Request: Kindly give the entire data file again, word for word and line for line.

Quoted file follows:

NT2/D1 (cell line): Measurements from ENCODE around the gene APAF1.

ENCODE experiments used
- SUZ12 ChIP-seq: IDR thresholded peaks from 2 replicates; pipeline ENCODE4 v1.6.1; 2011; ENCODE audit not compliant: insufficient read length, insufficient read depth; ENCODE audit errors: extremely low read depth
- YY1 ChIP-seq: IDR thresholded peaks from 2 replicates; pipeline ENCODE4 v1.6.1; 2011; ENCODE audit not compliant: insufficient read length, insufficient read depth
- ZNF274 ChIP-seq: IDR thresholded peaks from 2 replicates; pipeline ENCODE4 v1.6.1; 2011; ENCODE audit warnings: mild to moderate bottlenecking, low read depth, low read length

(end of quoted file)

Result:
NT2/D1 (cell line): Measurements from ENCODE around the gene APAF1.

ENCODE experiments used
- SUZ12 ChIP-seq: IDR thresholded peaks from 2 replicates; pipeline ENCODE4 v1.6.1; 2011; ENCODE audit not compliant: insufficient read length, insufficient read depth; ENCODE audit errors: extremely low read depth
- YY1 ChIP-seq: IDR thresholded peaks from 2 replicates; pipeline ENCODE4 v1.6.1; 2011; ENCODE audit not compliant: insufficient read length, insufficient read depth
- ZNF274 ChIP-seq: IDR thresholded peaks from 2 replicates; pipeline ENCODE4 v1.6.1; 2011; ENCODE audit warnings: mild to moderate bottlenecking, low read depth, low read length